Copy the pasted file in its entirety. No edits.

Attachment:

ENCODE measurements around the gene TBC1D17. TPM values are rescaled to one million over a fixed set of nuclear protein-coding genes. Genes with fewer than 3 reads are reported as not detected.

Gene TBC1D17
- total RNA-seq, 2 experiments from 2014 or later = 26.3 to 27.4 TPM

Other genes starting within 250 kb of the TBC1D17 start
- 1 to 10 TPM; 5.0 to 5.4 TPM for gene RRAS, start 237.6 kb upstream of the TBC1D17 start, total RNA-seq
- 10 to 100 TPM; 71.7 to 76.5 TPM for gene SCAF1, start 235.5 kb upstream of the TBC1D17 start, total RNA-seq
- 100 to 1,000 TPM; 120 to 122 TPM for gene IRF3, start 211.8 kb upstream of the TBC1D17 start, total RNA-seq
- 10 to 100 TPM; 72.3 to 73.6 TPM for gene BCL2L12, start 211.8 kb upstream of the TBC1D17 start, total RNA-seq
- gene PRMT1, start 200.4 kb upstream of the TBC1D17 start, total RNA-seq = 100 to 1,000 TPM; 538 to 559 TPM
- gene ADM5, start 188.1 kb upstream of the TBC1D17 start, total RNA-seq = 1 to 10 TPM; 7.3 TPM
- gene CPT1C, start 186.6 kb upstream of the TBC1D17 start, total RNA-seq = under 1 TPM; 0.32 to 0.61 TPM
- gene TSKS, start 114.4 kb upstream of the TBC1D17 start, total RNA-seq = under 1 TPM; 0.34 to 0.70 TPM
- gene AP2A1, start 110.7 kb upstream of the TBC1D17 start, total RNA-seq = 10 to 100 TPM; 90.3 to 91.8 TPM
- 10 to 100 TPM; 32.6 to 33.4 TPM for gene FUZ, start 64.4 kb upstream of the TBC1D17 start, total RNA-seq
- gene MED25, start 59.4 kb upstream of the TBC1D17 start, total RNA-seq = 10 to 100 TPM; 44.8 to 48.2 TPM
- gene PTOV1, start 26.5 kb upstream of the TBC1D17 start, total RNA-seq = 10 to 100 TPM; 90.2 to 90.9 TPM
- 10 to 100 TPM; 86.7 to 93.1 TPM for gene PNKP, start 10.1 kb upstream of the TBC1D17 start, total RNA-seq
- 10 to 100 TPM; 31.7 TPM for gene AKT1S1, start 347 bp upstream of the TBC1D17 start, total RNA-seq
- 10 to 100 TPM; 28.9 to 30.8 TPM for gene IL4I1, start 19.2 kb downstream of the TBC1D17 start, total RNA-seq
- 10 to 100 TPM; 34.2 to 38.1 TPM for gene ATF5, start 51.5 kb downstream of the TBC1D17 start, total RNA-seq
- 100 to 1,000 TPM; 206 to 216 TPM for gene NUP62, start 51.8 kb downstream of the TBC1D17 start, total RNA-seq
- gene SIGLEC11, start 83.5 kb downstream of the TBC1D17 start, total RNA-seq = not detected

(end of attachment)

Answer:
ENCODE measurements around the gene TBC1D17. TPM values are rescaled to one million over a fixed set of nuclear protein-coding genes. Genes with fewer than 3 reads are reported as not detected.

Gene TBC1D17
- total RNA-seq, 2 experiments from 2014 or later = 26.3 to 27.4 TPM

Other genes starting within 250 kb of the TBC1D17 start
- 1 to 10 TPM; 5.0 to 5.4 TPM for gene RRAS, start 237.6 kb upstream of the TBC1D17 start, total RNA-seq
- 10 to 100 TPM; 71.7 to 76.5 TPM for gene SCAF1, start 235.5 kb upstream of the TBC1D17 start, total RNA-seq
- 100 to 1,000 TPM; 120 to 122 TPM for gene IRF3, start 211.8 kb upstream of the TBC1D17 start, total RNA-seq
- 10 to 100 TPM; 72.3 to 73.6 TPM for gene BCL2L12, start 211.8 kb upstream of the TBC1D17 start, total RNA-seq
- gene PRMT1, start 200.4 kb upstream of the TBC1D17 start, total RNA-seq = 100 to 1,000 TPM; 538 to 559 TPM
- gene ADM5, start 188.1 kb upstream of the TBC1D17 start, total RNA-seq = 1 to 10 TPM; 7.3 TPM
- gene CPT1C, start 186.6 kb upstream of the TBC1D17 start, total RNA-seq = under 1 TPM; 0.32 to 0.61 TPM
- gene TSKS, start 114.4 kb upstream of the TBC1D17 start, total RNA-seq = under 1 TPM; 0.34 to 0.70 TPM
- gene AP2A1, start 110.7 kb upstream of the TBC1D17 start, total RNA-seq = 10 to 100 TPM; 90.3 to 91.8 TPM
- 10 to 100 TPM; 32.6 to 33.4 TPM for gene FUZ, start 64.4 kb upstream of the TBC1D17 start, total RNA-seq
- gene MED25, start 59.4 kb upstream of the TBC1D17 start, total RNA-seq = 10 to 100 TPM; 44.8 to 48.2 TPM
- gene PTOV1, start 26.5 kb upstream of the TBC1D17 start, total RNA-seq = 10 to 100 TPM; 90.2 to 90.9 TPM
- 10 to 100 TPM; 86.7 to 93.1 TPM for gene PNKP, start 10.1 kb upstream of the TBC1D17 start, total RNA-seq
- 10 to 100 TPM; 31.7 TPM for gene AKT1S1, start 347 bp upstream of the TBC1D17 start, total RNA-seq
- 10 to 100 TPM; 28.9 to 30.8 TPM for gene IL4I1, start 19.2 kb downstream of the TBC1D17 start, total RNA-seq
- 10 to 100 TPM; 34.2 to 38.1 TPM for gene ATF5, start 51.5 kb downstream of the TBC1D17 start, total RNA-seq
- 100 to 1,000 TPM; 206 to 216 TPM for gene NUP62, start 51.8 kb downstream of the TBC1D17 start, total RNA-seq
- gene SIGLEC11, start 83.5 kb downstream of the TBC1D17 start, total RNA-seq = not detected